Objects express the cultural, aesthetic, practical knowledge of their making — in their “design”, and in their crafting as “art”, or also in their “engineering.”

This is not a revelation for most of you, of course. For me, though, it has been a revelation to understand this kind of statement from the perspectives of multiple practices or disciplines.

Objects and culture are reciprocally embodied, certainly. But what object? And what culture? Certainly not one solidified, rock-solid meaningful object. If I take a phone (there are lots around me nowadays) and try to understand it, it matters from what “culture” (or discipline, or community-of-practice) I study it. At the same time, making an object, and how it is made, and what it will mean, and when I will know it is finished — all of these things depend on what culture or practice or body of knowledge from which you choose to look at it.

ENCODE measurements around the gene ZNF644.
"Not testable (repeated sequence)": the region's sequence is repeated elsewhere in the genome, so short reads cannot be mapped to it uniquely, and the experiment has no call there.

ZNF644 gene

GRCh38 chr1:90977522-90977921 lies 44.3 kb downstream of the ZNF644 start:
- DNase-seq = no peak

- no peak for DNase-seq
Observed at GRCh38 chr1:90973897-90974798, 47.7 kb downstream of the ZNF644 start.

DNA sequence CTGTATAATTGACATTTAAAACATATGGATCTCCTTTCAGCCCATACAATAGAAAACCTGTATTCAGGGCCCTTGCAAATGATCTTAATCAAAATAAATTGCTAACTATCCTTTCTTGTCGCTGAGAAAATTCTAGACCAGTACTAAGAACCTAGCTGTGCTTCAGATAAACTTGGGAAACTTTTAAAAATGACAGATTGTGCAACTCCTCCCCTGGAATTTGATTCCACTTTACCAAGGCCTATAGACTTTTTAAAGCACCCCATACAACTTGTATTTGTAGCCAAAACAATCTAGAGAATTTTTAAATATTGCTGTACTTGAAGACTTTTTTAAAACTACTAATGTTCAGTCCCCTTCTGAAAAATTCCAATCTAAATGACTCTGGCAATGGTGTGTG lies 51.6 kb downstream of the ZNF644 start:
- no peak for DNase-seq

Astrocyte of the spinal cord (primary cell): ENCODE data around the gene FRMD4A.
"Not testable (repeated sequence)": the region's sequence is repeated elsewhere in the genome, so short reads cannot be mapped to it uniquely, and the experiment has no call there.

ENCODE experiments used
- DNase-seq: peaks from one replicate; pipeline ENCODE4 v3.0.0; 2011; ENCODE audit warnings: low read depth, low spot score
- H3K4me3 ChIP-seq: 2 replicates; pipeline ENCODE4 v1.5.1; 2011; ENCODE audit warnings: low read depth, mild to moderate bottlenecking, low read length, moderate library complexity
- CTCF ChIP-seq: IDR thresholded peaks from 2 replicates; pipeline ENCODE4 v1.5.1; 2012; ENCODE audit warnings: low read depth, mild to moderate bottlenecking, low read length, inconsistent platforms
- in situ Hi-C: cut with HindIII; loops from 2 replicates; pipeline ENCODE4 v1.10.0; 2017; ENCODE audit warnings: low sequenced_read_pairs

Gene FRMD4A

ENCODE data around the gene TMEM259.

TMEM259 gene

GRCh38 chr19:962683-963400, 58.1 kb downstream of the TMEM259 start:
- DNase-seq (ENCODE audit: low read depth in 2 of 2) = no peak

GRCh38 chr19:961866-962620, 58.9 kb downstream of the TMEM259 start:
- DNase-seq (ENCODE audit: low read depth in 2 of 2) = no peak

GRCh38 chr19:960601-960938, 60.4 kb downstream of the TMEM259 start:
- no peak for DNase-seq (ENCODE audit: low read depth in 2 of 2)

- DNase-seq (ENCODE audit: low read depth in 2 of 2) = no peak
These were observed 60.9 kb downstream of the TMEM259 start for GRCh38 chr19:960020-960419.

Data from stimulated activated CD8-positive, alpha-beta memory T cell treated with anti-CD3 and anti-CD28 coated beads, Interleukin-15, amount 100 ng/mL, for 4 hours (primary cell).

Put an engineer, a model-maker, an industrial designer, a marketing guy all around a table, staring at a phone. What will they see? Where will they agree on what they see and where will they look blankly and wonder — what is that guy talking about? How much time is spent — minutes? months? — negotiating what is seen?

What practices fit in the middle? Is that inter-disciplines? And what practices run across many? Is that multi-discplines? Do trans-disciplines work above and beyond? What about undisciplinary? What way of seeing that object will make it into something new and unheard of? What way of seeing will materialize new objects, innovative ideas and conversations that create new playful, more habitable near future worlds? (And not just smart refrigerators and clothes hangers that automatically dry clean your shirts, or whatever.)

What are your stories?

Continue reading Gradually Undisciplined. Stories Not Titles.

Reality Augmented: Birdsong Identification Tour

Augmenting reality at The Forest, an installation exhibition at Machine Project here in Echo Park, Los Angeles. I attended the Birdsong Identification Tour.

More photos from the Birdsong Identification Tour can be found on my Flickr site, or stream or whatever.